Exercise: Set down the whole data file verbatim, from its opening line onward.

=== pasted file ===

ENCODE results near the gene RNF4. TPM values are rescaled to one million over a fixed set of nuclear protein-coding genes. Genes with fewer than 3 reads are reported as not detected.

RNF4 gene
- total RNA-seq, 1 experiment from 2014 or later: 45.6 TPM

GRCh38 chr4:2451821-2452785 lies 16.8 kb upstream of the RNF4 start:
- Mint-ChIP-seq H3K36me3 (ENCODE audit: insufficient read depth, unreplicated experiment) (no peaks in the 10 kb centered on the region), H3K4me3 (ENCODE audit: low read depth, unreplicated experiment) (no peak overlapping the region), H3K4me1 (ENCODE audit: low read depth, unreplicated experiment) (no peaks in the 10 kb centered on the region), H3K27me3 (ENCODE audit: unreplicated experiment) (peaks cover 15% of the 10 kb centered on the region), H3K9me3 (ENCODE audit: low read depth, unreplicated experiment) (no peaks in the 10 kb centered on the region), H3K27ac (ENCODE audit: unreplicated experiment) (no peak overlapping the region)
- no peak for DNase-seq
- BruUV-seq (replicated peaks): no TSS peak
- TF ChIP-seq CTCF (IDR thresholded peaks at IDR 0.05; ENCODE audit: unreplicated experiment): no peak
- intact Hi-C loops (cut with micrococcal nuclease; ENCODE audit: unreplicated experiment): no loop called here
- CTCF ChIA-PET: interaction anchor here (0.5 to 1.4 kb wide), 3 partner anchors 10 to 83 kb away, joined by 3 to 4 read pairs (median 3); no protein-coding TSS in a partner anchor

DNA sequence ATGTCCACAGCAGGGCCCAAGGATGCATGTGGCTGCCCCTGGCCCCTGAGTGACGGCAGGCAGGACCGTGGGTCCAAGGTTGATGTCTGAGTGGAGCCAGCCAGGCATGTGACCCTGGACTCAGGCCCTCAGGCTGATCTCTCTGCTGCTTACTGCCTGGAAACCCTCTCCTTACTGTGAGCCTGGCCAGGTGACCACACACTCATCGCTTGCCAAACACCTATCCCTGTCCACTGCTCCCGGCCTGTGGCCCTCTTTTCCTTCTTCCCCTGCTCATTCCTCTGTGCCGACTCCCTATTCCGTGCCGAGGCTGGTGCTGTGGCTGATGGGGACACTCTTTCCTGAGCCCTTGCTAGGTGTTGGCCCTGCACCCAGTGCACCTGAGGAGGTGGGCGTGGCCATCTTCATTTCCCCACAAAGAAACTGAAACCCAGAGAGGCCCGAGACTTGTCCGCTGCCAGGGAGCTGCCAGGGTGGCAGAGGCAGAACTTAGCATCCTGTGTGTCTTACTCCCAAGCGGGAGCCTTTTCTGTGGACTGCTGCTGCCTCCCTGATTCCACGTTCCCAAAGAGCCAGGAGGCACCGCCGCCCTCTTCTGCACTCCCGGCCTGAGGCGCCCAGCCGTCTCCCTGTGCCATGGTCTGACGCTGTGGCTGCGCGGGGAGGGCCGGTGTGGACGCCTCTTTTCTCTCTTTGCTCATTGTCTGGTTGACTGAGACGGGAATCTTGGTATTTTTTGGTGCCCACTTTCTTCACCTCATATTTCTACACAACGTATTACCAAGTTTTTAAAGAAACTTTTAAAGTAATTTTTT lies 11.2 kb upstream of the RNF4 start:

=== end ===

ENCODE results near the gene RNF4. TPM values are rescaled to one million over a fixed set of nuclear protein-coding genes. Genes with fewer than 3 reads are reported as not detected.

RNF4 gene
- total RNA-seq, 1 experiment from 2014 or later: 45.6 TPM

GRCh38 chr4:2451821-2452785 lies 16.8 kb upstream of the RNF4 start:
- Mint-ChIP-seq H3K36me3 (ENCODE audit: insufficient read depth, unreplicated experiment) (no peaks in the 10 kb centered on the region), H3K4me3 (ENCODE audit: low read depth, unreplicated experiment) (no peak overlapping the region), H3K4me1 (ENCODE audit: low read depth, unreplicated experiment) (no peaks in the 10 kb centered on the region), H3K27me3 (ENCODE audit: unreplicated experiment) (peaks cover 15% of the 10 kb centered on the region), H3K9me3 (ENCODE audit: low read depth, unreplicated experiment) (no peaks in the 10 kb centered on the region), H3K27ac (ENCODE audit: unreplicated experiment) (no peak overlapping the region)
- no peak for DNase-seq
- BruUV-seq (replicated peaks): no TSS peak
- TF ChIP-seq CTCF (IDR thresholded peaks at IDR 0.05; ENCODE audit: unreplicated experiment): no peak
- intact Hi-C loops (cut with micrococcal nuclease; ENCODE audit: unreplicated experiment): no loop called here
- CTCF ChIA-PET: interaction anchor here (0.5 to 1.4 kb wide), 3 partner anchors 10 to 83 kb away, joined by 3 to 4 read pairs (median 3); no protein-coding TSS in a partner anchor

DNA sequence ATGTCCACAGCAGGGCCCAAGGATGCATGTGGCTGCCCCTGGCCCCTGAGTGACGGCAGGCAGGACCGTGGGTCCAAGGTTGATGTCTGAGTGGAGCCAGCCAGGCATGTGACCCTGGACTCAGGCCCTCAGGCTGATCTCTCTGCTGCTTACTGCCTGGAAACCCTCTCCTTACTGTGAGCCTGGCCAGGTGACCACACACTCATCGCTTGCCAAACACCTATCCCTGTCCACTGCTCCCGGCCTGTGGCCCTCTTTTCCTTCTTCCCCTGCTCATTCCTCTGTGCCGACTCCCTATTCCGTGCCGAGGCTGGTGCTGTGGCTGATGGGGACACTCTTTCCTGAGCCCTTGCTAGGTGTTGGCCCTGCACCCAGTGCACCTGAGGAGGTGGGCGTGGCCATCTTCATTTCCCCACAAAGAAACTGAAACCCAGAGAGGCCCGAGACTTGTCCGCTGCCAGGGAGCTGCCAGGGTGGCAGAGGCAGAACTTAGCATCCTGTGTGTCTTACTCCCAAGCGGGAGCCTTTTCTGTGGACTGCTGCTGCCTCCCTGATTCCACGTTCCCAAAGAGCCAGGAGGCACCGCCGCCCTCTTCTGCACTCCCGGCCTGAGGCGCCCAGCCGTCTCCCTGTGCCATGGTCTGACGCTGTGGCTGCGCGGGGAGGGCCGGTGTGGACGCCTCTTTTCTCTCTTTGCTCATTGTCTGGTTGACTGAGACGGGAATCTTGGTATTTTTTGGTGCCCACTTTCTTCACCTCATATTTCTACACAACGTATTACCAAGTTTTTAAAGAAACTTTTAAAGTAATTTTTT lies 11.2 kb upstream of the RNF4 start: